Mum has just used the second half of the pumpkin, so now all of it has been used. Needless to say, we are probably going to be eating pumpkin for a few days. You can watch it via youtube here.
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With one pumpkin we have created straight forward dishes. Both have contained fenugreek which despite being a green manure, is really very useful in Indian dishes. The recipe used here for the curried pumpkin can also be used with squashes and it’s entirely upto you as to how much of everything you might want to use. I have found that pumpkin can be either be quite sweet or bland entirely. With both of these you can add different spices and condiments to make it how you want to.
The curry and the soup were always going to be the plan for the pumpkin, I have yet to make pies!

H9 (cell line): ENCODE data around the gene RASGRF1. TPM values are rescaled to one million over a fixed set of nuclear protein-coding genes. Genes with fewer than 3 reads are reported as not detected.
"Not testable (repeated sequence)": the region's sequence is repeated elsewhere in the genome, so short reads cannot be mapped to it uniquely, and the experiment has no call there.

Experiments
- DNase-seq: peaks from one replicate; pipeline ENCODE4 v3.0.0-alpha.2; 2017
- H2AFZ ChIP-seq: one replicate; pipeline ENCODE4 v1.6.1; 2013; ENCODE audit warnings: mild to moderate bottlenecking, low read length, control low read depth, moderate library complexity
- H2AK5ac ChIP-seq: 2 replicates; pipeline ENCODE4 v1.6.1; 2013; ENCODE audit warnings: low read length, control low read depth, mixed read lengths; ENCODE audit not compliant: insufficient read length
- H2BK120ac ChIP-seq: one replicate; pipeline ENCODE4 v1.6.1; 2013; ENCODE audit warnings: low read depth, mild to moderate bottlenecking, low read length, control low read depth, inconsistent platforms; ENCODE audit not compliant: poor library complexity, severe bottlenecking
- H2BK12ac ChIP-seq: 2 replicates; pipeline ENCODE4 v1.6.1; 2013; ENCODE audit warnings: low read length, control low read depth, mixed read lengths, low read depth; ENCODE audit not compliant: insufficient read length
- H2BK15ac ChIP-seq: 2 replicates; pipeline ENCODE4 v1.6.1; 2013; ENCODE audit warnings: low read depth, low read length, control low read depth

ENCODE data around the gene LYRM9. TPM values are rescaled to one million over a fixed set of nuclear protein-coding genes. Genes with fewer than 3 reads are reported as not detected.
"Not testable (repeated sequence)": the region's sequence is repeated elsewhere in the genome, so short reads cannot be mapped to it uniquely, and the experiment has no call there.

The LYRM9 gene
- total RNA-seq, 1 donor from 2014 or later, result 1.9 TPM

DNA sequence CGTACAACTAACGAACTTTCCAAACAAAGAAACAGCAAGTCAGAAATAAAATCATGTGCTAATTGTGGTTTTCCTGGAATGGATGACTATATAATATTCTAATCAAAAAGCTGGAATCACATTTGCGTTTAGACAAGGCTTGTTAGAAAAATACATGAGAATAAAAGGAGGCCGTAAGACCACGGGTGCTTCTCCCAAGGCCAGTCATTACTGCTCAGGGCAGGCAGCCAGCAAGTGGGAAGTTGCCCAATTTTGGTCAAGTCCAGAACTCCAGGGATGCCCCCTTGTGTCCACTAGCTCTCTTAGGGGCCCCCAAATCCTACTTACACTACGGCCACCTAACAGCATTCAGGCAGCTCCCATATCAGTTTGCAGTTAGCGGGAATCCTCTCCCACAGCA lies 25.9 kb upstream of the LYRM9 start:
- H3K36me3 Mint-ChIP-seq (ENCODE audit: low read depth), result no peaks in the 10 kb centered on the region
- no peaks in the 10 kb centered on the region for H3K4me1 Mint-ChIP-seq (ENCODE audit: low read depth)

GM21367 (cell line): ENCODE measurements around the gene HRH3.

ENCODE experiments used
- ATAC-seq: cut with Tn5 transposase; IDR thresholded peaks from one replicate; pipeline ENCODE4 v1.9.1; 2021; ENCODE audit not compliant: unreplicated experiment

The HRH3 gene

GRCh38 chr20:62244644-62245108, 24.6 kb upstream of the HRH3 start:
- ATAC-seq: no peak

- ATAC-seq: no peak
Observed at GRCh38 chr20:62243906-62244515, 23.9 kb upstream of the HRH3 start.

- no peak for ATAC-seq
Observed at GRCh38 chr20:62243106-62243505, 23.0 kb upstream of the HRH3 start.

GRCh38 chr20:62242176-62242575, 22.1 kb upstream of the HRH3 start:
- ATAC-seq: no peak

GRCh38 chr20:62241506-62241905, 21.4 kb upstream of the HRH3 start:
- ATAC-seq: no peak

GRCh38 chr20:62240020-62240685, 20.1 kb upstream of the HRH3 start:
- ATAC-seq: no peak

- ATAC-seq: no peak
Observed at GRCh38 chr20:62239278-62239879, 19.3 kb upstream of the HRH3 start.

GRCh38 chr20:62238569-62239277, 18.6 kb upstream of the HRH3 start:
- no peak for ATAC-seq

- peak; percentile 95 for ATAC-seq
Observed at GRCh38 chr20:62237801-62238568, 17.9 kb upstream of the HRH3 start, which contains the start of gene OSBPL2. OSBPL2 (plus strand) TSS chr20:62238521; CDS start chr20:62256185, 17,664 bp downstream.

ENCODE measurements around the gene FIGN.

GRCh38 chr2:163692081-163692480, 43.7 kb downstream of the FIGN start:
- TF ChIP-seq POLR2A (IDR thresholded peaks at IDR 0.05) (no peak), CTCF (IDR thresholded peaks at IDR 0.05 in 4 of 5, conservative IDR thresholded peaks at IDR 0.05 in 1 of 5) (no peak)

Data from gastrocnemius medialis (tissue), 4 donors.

The recipe is fairly straight forward. Having peeled and chopped the pumpkin it was then roasted with an assortment of spices. Once cooked through, this was added to a base of onions, ginger, onions and cumin that had been sweated off. Adding water and simmering till tender, the pumpkin became tender and was then blitzed with a hand blender. The one difference in this soup compared to ones made previously, was the addition of home grown fenugreek for additional flavour. There were also some frozen home grown chillies in there too.
If you hold a second, I will be posting the other half, where we curry Bruno!
Remember that green pumpkin above, the little green one?
Well, I have that to my aunt. It had turned orange over the last few weeks and she was ready turn it into something edible. So today as an early diwali present, she handed me these.
Seeds. I had asked her to save them for me. The plan, as with all bruno seeds, is to save them, dry them; and send them to loving homes for next year. The seeds were in one hand, in the other was a tupperware box of pumpkin soup. So two presents, for the price of one.